Iran official lashes out at corruption charges

By Thomas Erdbrink
The Washington Post
Monday, January 17, 2011; 11:26 AM

TEHRAN - An Iranian vice president has lashed out at parliamentarians who have accused him of involvement in an embezzlement scheme, raising the stakes in a months-long standoff between the government and its critics.

The Sharq newspaper, which is critical of the government, said Vice President Mohammed Reza-Rahimi had called prominent parliamentarians "sick.'' Rahimi said those who leveled the accusations were trying to destroy President Mahmoud Ahmadinejad's government, which he said is "itself is battling corruption."

Iran's judiciary said in December that it would investigate the charges, first leveled in parliament last year. The subject is being discussed in state television shows and in local media, with pro-government media denying any wrongdoing took place.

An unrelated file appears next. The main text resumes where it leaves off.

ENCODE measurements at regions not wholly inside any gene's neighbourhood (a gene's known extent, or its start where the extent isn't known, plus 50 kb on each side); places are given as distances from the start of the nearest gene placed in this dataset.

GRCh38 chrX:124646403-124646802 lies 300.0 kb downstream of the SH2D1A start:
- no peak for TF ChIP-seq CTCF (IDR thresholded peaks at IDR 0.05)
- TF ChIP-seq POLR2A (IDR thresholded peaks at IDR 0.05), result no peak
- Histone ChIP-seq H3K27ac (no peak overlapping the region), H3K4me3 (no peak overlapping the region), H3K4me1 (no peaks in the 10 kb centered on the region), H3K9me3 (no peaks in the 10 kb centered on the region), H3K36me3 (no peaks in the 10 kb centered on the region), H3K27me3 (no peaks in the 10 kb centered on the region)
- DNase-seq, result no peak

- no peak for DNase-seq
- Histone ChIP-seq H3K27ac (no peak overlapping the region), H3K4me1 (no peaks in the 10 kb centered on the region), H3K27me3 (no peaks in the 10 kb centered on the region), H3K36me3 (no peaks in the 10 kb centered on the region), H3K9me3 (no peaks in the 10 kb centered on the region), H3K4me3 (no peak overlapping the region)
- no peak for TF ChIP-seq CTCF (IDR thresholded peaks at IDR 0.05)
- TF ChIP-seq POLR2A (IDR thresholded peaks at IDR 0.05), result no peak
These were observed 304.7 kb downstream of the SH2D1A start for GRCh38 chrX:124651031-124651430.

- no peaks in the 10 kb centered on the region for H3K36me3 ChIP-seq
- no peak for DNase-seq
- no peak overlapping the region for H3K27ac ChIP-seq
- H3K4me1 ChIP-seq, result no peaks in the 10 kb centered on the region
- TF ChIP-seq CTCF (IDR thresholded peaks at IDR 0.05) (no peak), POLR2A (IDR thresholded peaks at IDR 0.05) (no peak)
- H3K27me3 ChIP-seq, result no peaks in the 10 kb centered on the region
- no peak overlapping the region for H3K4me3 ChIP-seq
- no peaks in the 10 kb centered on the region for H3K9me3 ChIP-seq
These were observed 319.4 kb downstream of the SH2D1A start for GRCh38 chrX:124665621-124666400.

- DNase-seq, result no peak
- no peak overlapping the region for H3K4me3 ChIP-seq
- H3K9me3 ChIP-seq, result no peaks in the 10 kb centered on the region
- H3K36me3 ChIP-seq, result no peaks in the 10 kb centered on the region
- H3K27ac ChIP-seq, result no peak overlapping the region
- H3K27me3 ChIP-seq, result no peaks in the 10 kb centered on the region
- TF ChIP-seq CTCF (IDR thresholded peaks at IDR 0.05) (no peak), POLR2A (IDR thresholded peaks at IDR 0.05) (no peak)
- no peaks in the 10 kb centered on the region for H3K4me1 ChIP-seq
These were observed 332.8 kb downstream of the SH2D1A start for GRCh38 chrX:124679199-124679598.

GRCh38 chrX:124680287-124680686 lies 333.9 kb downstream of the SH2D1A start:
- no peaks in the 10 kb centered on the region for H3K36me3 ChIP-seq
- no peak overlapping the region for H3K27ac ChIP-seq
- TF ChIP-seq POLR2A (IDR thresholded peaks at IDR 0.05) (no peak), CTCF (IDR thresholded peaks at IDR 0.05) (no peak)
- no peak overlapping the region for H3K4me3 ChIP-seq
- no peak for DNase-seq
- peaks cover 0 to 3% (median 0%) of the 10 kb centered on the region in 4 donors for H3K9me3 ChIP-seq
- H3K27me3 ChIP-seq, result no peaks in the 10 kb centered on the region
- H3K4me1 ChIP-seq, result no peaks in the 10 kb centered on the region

The initial accusation was leveled in parliament last April by Elias Naderan, an influential member who has supported Ahmadinejad, who said Rahimi had been incriminated but not arrested in connection with a scheme in which members divided money skimmed off the state coffers.

Corruption by state officials is a taboo subject in Iran, but Ahmadinejad's administration has often accused previous governments of having stolen public money. If Rahimi would be found guilty, it would seriously undermine Ahmadinejad's domestic image as a "clean" politician.

Last week, Ahmadinejad publicly defended Rahimi, who is the highest ranking among four Iranian vice presidents, all of whom are presidential appointees. "Mr. Rahimi is one of the modest and revolutionary public servants. These are immoral and political claims," Ahmadinejad told the semi-official Fars news agency. Rahimi has said he will press charges against those accusing him.

But those critical of the administration do not agree. Emad Afrough, a former lawmaker who has in the past supported Ahmadinejad's government, said he hoped there would be a court case against the vice president, now that parliament and judiciary are both publicly discussing the charges against Rahimi.

"Bringing those in power accused of embezzlement to court will be a golden page in the history of the Islamic Republic," Afrough said.

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